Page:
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The new restored Michigan Theatre vertical sign has arrived and is being installed. The planned lighting of the new vertical sign, on the spot where the old vertical removed in 1956 was, is Friday night.
The 1940s postcard photo of the Gladmer reminds me of when I was a student at nearby Michigan State University. All the buildings to the left of the Gladmer were replaced by the Lansing HQ and switching office of Michigan Bell Telephone Company (now SBC Ameritech). So when the Gladmer closed around 1979, it seemed inevitable that the single screen theater would be leveled by the phone company to be replaced by a parking lot.
The Lane in Staten Island was designed by the noted theater architect John Eberson. The 1948/49 Theatre Catalog shows a photo of the Lane.
A parking lot for SBC Ameritech, the telephone company, is on the site of the Gladmer Theatre today.
A photo of the Gladmer Theatre in Lansing as it looked before it was rebuilt in 1939 is at View link
It was operated by W.S. Butterfield Theatres.
When it operated as a theater, it was owned by W.S. Butterfield Theatres. It had a plaque in its lobby in which Col. Butterfield thanked the people of Lansing for their support.
This theater was renamed the Michigan in 1940s.
This theater was designed with a Japanese decor which was covered over after December 7, 1941 for obvious reasons. The original decor has been restored in recent years.
The State Theatre in Ann Arbor MI was designed by C. Howard Crane and first run by W.S. Butterfield Theatres which commissioned architect Louis Wiltse to carve up the single screen into four screens in 1979. After 1984, Kerasotes Theatres took over the theater which closed in 1989. The lower level was converted to retail space and the two screening rooms which used to be the balcony is still used for movies. It is currently run by the nearby Michigan Theatre and the official web site is http://www.michtheater.com/stateth.html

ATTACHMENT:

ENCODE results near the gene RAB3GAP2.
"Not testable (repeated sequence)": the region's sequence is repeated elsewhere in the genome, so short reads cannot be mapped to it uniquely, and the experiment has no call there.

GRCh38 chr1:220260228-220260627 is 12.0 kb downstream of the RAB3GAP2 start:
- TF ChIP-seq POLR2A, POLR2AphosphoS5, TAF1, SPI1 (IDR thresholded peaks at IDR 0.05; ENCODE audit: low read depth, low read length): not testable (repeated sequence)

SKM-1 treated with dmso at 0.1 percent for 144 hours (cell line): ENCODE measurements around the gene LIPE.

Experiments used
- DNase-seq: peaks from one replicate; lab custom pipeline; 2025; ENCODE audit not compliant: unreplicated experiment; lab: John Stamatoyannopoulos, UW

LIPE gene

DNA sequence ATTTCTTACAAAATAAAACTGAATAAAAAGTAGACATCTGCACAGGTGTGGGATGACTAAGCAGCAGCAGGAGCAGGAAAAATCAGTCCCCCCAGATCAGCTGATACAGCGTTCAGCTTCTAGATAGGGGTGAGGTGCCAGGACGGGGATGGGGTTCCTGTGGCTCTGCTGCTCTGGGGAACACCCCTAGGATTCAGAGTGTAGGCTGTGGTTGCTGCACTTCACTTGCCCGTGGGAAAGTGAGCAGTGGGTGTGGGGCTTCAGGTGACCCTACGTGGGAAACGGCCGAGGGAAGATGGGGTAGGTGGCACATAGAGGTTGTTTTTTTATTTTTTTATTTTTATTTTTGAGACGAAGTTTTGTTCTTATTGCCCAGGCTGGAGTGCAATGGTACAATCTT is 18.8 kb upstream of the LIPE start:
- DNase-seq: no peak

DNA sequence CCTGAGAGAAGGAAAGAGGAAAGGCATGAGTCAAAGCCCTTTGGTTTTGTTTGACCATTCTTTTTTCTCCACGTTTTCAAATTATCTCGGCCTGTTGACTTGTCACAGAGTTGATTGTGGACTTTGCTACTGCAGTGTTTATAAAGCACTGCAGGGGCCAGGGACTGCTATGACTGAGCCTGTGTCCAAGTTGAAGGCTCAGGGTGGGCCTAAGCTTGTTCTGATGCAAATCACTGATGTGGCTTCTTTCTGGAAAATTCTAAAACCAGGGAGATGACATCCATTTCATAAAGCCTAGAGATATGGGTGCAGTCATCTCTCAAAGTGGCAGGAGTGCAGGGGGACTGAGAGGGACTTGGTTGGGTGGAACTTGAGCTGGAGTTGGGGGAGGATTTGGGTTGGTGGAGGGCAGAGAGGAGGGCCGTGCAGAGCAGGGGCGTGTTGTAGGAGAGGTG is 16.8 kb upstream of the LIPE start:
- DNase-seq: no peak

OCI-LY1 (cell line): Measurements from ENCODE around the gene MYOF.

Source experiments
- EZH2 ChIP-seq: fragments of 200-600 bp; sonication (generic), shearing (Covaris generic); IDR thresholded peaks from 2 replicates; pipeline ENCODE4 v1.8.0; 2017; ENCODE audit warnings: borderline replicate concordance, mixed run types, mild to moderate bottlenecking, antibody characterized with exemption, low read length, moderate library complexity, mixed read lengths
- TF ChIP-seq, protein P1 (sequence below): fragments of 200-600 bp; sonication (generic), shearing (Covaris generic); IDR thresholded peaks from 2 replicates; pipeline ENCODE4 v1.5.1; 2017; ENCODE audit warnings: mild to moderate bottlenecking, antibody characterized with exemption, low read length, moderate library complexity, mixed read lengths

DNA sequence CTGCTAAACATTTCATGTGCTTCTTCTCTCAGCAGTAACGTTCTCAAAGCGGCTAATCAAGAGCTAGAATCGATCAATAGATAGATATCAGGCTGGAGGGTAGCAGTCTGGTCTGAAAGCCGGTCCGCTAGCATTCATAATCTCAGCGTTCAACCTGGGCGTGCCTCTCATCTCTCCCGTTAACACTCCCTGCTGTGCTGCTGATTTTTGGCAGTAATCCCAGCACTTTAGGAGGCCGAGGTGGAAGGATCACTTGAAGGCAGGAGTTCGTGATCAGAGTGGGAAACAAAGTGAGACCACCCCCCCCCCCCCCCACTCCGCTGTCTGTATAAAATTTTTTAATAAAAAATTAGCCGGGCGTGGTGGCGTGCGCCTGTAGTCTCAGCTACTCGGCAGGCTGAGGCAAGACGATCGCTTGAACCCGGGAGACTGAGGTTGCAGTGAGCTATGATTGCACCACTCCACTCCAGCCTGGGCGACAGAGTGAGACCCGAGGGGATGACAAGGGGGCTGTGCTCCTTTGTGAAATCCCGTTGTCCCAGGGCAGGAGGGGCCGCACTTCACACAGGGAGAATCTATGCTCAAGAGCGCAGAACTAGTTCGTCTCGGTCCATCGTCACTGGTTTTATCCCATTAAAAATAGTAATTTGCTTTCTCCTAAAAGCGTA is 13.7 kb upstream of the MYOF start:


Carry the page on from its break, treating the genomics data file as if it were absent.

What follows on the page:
When it was the Capitol Theatre, it was owned and operated by the Famous Players theatre circuit.
It was originally a single screen drive in. The second 38' x 76' screen was assembled in 1986 using parts from a dismantled drive in screen tower, which originally measured 60' x 120', fabricated by Selby Industries. The original wood screen tower was destroyed in a 1997 arson fire and was replaced that year with the remaining parts from the aforementioned screen tower. As a result of the fire, a planned third screen will not be built.
The U.S. 23 Twin Drive-In Theatre was designed by Frank Boomer and was never part of a theater chain. It has been primarily owned by the Warrington family from day one. Its capacity between the two screens is 1,500 cars.
This John Eberson designed theater was originally operated by W.S. Butterfield Theatres.
The Michigan Theatre in Jackson MI was originally operated by W.S. Butterfield Theatres.
The Michigan Theatre in Ann Arbor MI was originally operated by W.S. Butterfield Theatres.
Until the theater first closed in 1976, the Capitol Theatre in Flint MI was operated by W.S. Butterfield Theatres.
The postcard depicts the original arch-shaped proscenium arch which lasted until wide-screen movies came along in the 1950s at which point the arch was replaced with a conventional rectangular proscenium arch in the same Spanish mission style of the rest of the auditorium.
The Michigan Theatre in Ann Arbor MI recently restored its front facade and replaced the 1950s marquee with one that’s more appropriate for the theater’s restored facade. You can see it on their web site at http://www.michtheater.com/